Since 2000, Ghana has lost half of its forests. As deforestation progresses, more land is deprived of sun-blocking tree cover and turned into barren desert. With the help of a $5.5 million investment by the Climate Investment Funds (CIF), Ghana is defending its forests, the leafy canopy that maintains shade and moisture in the earth, limits greenhouse gas emissions, and preserves the ecosystem.
Through a combination of community outreach, education, and training, the CIF-funded project called DGM Ghana is helping Ghanaians whose livelihoods depend on forests combat and reverse deforestation.
DGM stands for Dedicated Grant Mechanism for Indigenous Peoples and Local Communities. It was developed by CIF’s Forest Investment Program, in collaboration with the World Bank, to fight forest loss by strengthening knowledge and practice of sustainable forest management.
In just five months, the project trained 9,000 community members in the Brong Ahafo region in Twi, their local dialect. The training focuses on ways for the population to mitigate the effects of climate change with different strategies: livelihood diversification, soil and water conservation measures, climate-smart agriculture, agroforestry, tree planting, drought-resistant cropping, and reduction in unsustainable practices.
“I was just about to cut down a sapling close to my cashew tree. Then I remembered what I learned only yesterday from the DGM training about preserving trees on my farm,” said Abubakar Sadik, a beneficiary in the Babatorkuma community, who decided to let the sapling grow.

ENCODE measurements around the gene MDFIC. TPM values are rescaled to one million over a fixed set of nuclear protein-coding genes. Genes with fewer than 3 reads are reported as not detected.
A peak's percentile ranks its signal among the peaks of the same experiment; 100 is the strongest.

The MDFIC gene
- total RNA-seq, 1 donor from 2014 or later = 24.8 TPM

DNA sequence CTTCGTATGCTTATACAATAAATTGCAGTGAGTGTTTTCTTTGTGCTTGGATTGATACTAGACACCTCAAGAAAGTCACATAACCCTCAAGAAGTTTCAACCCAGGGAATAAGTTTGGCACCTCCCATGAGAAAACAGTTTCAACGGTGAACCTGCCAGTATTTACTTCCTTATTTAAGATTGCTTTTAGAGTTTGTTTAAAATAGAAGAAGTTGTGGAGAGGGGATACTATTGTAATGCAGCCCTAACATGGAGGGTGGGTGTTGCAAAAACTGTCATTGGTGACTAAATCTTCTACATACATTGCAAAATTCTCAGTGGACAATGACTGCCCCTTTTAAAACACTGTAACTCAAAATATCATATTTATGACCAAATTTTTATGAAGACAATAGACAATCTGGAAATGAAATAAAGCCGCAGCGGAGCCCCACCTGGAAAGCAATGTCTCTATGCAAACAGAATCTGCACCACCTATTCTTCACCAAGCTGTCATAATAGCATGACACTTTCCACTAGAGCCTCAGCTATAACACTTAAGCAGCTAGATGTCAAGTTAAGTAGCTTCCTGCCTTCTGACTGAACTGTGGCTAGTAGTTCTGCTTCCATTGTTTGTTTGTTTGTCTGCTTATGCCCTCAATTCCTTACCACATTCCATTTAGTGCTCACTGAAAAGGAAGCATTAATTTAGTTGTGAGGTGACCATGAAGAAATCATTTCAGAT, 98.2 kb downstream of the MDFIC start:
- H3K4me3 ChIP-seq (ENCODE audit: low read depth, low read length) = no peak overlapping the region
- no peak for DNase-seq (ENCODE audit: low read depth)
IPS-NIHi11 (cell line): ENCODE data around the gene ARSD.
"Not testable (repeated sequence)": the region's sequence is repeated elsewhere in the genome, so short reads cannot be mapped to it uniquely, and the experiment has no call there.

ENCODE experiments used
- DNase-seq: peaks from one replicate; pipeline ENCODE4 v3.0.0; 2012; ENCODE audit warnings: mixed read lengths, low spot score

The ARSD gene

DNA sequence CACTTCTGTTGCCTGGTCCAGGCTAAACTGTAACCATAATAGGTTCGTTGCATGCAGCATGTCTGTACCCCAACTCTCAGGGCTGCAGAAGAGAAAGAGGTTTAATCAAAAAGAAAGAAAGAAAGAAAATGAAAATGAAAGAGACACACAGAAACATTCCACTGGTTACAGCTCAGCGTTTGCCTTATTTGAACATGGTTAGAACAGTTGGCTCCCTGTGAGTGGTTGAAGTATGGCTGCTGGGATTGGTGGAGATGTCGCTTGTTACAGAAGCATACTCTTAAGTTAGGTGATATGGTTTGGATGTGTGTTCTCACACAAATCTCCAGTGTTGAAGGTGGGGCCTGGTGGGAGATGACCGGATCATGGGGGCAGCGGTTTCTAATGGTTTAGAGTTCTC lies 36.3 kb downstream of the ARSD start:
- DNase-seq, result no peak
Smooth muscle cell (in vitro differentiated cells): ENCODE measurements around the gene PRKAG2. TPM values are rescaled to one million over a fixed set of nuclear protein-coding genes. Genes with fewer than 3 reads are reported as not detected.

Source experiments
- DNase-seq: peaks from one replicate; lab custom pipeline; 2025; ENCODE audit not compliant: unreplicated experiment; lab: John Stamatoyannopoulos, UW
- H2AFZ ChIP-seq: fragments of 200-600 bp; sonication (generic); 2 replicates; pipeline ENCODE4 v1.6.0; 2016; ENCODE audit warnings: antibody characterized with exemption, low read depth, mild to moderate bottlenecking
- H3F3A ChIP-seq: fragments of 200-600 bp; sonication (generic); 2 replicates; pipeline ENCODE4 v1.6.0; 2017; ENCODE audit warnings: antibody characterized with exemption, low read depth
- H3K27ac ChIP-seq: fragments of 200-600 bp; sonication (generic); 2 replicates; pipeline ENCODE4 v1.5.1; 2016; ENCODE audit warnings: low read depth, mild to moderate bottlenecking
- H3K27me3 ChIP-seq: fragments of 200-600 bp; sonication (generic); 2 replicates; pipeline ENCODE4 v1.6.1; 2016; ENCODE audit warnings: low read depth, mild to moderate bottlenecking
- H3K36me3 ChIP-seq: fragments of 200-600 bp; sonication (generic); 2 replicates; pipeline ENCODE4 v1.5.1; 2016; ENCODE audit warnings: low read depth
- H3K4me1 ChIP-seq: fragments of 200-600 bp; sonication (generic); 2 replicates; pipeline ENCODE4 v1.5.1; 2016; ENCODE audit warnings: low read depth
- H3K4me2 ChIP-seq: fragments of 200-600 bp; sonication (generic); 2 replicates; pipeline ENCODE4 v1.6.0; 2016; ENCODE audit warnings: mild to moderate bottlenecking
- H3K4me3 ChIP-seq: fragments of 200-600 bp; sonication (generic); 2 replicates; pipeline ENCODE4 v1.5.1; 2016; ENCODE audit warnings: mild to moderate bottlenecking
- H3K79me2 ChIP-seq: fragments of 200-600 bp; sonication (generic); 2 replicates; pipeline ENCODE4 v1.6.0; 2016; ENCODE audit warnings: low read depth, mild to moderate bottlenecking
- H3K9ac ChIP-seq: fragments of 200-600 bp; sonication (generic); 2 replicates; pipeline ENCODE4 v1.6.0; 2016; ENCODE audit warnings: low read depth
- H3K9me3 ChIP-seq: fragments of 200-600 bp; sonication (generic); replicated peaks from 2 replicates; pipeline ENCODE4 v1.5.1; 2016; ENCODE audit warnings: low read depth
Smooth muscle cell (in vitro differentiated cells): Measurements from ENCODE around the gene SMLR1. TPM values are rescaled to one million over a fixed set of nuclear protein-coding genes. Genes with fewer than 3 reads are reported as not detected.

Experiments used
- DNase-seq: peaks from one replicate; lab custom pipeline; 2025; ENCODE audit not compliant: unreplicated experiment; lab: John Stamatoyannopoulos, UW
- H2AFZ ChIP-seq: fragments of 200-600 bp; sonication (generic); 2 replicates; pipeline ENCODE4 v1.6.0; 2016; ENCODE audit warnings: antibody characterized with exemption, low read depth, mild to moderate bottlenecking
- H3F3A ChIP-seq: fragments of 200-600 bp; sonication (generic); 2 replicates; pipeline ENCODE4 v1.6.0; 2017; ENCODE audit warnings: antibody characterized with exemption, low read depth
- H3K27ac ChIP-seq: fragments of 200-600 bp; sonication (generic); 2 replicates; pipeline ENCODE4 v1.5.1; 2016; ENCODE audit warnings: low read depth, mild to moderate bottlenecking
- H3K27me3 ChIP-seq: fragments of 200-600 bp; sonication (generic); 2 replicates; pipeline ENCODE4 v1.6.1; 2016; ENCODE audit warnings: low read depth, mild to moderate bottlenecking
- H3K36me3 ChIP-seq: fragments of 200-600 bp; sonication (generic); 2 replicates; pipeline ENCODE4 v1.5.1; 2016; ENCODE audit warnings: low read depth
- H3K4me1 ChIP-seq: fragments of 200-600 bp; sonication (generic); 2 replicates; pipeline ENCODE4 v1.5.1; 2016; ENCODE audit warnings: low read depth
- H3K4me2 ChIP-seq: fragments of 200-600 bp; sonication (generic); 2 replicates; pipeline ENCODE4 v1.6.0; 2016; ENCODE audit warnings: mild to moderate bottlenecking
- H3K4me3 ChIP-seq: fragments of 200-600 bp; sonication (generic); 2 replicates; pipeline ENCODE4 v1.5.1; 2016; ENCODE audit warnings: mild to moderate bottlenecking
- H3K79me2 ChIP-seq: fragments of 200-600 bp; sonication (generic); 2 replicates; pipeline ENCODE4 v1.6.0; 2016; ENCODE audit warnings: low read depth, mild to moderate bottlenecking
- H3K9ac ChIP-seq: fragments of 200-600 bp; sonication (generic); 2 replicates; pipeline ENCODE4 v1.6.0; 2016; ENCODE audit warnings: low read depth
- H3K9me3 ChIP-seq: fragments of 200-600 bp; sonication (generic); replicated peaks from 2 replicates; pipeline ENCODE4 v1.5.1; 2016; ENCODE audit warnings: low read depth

The project also involves a partnership between CIF’s Forest Investment Program and the Ghana Cocoa Board (COCOBOD) for the purpose of encouraging cocoa farmers to plant thousands of shade trees. “Our goal was to supply 700,000 tree seedlings to cocoa farmers in 2018,” said Abdella Seidu Ali, a forest manager.
At first, farmers were reluctant to plant the seedlings on their farms. But this situation changed when DGM Ghana, in collaboration with Ghana’s Ministry of Food and Agriculture, started offering in-depth training on climate-smart agriculture to cocoa farmers.
“Thanks to insights gained from the training I am planting tree seedlings on my farms and am convinced it will help,” said Sarah, a 36-year-old local farmer.
To get the key messages about CIF’s program across to the public, Solidaridad, the implementing agency for DGM Ghana, named popular rapper Okyeame Kwame as climate change ambassador. It is a responsibility he relishes.
In his new role, Kwame does interviews, makes local appearances, holds rap/poetry contests, and participates in radio shows. He also uses music to teach school children and members of the community about land use and smart forestry.
Determined to get through to young people, Kwame said, “We have to make the climate change conversation cool!”
Supports indigenous people and local communities on sharing sustainable forest-use practices
Strengthens local knowledge of REDD+ processes
Expands REDD+ related technical training
Improves forest management practices
Increases awareness of linkage between livelihoods and sustainable land management
people enrolled in training
% women enrolled in training
- Ghana Country Page
- Okyeame Kwame Appointed Climate Change Ambassador for Ghana's FIP Dedicated Grant Mechanism Project
- DGM Ghana
- Solidaridad DGM West Africa
- World Bank implements project to mitigate climate change
- DGM Radio Show Part 1
- DGM Radio Show 2
- DGM Annual Report 2017
- Ghana DGM Newsletter March 2018